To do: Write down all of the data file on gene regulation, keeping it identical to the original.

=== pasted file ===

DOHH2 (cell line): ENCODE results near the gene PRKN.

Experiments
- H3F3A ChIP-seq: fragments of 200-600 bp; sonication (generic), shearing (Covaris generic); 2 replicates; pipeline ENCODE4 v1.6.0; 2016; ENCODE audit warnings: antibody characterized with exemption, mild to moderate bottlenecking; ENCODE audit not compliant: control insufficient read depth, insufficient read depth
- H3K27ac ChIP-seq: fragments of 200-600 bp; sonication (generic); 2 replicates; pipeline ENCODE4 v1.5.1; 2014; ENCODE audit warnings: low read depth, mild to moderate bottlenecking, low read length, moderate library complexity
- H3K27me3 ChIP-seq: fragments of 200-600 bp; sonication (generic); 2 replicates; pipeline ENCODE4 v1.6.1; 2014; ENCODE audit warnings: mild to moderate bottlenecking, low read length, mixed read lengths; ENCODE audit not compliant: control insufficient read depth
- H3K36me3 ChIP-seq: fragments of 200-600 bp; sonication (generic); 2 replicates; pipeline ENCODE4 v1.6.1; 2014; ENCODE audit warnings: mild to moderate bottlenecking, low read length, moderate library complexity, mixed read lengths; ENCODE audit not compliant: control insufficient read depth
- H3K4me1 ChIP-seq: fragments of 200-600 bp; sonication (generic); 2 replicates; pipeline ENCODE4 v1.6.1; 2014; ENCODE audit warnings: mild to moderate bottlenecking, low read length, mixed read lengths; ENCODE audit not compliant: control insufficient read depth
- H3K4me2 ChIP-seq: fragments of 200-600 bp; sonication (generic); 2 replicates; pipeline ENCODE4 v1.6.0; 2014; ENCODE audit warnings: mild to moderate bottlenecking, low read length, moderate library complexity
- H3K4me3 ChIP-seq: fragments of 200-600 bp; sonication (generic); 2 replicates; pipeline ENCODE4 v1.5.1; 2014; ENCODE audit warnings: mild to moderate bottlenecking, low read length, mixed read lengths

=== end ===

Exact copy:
DOHH2 (cell line): ENCODE results near the gene PRKN.

Experiments
- H3F3A ChIP-seq: fragments of 200-600 bp; sonication (generic), shearing (Covaris generic); 2 replicates; pipeline ENCODE4 v1.6.0; 2016; ENCODE audit warnings: antibody characterized with exemption, mild to moderate bottlenecking; ENCODE audit not compliant: control insufficient read depth, insufficient read depth
- H3K27ac ChIP-seq: fragments of 200-600 bp; sonication (generic); 2 replicates; pipeline ENCODE4 v1.5.1; 2014; ENCODE audit warnings: low read depth, mild to moderate bottlenecking, low read length, moderate library complexity
- H3K27me3 ChIP-seq: fragments of 200-600 bp; sonication (generic); 2 replicates; pipeline ENCODE4 v1.6.1; 2014; ENCODE audit warnings: mild to moderate bottlenecking, low read length, mixed read lengths; ENCODE audit not compliant: control insufficient read depth
- H3K36me3 ChIP-seq: fragments of 200-600 bp; sonication (generic); 2 replicates; pipeline ENCODE4 v1.6.1; 2014; ENCODE audit warnings: mild to moderate bottlenecking, low read length, moderate library complexity, mixed read lengths; ENCODE audit not compliant: control insufficient read depth
- H3K4me1 ChIP-seq: fragments of 200-600 bp; sonication (generic); 2 replicates; pipeline ENCODE4 v1.6.1; 2014; ENCODE audit warnings: mild to moderate bottlenecking, low read length, mixed read lengths; ENCODE audit not compliant: control insufficient read depth
- H3K4me2 ChIP-seq: fragments of 200-600 bp; sonication (generic); 2 replicates; pipeline ENCODE4 v1.6.0; 2014; ENCODE audit warnings: mild to moderate bottlenecking, low read length, moderate library complexity
- H3K4me3 ChIP-seq: fragments of 200-600 bp; sonication (generic); 2 replicates; pipeline ENCODE4 v1.5.1; 2014; ENCODE audit warnings: mild to moderate bottlenecking, low read length, mixed read lengths